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But in this month we will still enjoy Shabbat as we always do but with the smells of Cholent, the all night stew with kishka, in my house. It’s disturbing, in a good way, to wake up in the middle of the night, to the glorious aroma of Cholent simmering away. It’s hard to wait til lunchtime to enjoy its scrumptiousness but eating it before its meaty flavors are properly melded would not be sensible.
So here’s to a so-called bitter month. I’m going to make it joyful anyway with challah and Cholent!
Easiest Cholent recipe: (adapted for extra ease)!
In a slow cooker place: ½ of the potatoes, ½ the onion and all the beans. Pour duck sauce over.
Cover and cook on low, overnight, at least 10 hrs. Turn to warm. It is so easy and delicious and gets better as it sits!
Bon Appétit! B’taiavon]]>
So, nu? Let’s begin…… (big breath)….
I just returned from an extended trip to sunny Florida where I spent Sukkot with my daughter, son-in law and grandkids. When I arrived the kids were putting on the finishing touches to their beautiful sukkah, hanging garlands cut and strung from swimming pool noodles, (a genius idea in place of the soggy, weeping paper garlands that droop and tear in the rain), and homemade painted and bedazzled artwork by my grandkids to welcome the ushpuzin, their Sukkot guests.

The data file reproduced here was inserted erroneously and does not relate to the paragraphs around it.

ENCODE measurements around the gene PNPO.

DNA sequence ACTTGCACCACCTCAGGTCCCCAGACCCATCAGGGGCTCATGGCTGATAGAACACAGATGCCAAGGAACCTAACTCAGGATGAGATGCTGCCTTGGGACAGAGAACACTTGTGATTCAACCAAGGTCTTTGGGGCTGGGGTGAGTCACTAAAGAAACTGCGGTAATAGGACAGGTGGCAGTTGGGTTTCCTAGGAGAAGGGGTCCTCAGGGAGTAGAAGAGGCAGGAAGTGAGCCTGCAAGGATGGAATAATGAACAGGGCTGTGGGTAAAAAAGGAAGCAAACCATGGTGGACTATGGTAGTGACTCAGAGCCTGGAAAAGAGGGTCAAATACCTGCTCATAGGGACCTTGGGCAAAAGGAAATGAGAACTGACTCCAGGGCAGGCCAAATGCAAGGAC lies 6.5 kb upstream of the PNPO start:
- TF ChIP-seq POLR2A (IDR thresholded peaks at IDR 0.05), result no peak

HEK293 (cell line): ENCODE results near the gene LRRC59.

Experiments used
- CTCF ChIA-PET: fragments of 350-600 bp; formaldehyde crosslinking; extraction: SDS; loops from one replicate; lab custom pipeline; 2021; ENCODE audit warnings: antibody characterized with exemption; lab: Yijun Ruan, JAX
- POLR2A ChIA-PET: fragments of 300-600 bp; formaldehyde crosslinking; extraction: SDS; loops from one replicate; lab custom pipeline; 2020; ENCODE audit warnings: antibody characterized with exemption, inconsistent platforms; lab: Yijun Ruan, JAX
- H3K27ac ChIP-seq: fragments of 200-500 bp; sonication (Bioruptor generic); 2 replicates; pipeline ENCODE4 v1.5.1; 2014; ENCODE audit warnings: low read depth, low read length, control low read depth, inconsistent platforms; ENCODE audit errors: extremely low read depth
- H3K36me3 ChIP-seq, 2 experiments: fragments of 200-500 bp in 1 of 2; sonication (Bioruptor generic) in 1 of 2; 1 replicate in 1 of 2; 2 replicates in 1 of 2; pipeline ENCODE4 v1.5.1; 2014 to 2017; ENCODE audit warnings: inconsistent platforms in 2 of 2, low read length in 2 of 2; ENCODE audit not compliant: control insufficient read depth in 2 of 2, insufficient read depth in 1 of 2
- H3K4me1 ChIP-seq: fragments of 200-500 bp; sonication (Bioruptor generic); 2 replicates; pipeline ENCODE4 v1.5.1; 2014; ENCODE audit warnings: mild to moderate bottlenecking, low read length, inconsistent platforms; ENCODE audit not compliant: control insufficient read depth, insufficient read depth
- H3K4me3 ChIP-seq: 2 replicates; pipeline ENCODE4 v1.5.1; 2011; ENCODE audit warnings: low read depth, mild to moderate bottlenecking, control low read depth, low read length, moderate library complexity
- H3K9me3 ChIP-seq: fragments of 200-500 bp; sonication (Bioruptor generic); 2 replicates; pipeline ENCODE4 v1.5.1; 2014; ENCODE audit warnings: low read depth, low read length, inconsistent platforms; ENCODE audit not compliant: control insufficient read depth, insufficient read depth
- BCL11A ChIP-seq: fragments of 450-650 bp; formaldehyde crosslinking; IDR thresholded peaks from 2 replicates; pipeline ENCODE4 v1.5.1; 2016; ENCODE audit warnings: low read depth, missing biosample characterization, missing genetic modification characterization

The first meal in the sukkah is always so exciting; the prayers, blessings and special round challahs drizzled with honey shared while sitting elbow to elbow in the flimsy walled booth, and incredibly humid Florida heat. Nothing like the chilly Sukkot gatherings we share up north where hot soups,casseroles and steamy cups of tea are the usual sukkah fare.
Weather aside, this holiday always reminds me of the fragility of life. In an instant, a gust of wind or heavy rain can blow the sukkah over and end up crumpled in the yard just as our lives can change in a blink of an eye. We are commanded to sit in the sukkah, surround ourselves with family and friends and rejoice in the holiday no matter the weather and feel God’s presence as did our ancestors long ago. I’m back home in the cold, windy Cleveland weather, but I can still feel the warmth of Sukkot in my heart with gratitude for all the blessings I enjoy each day.]]>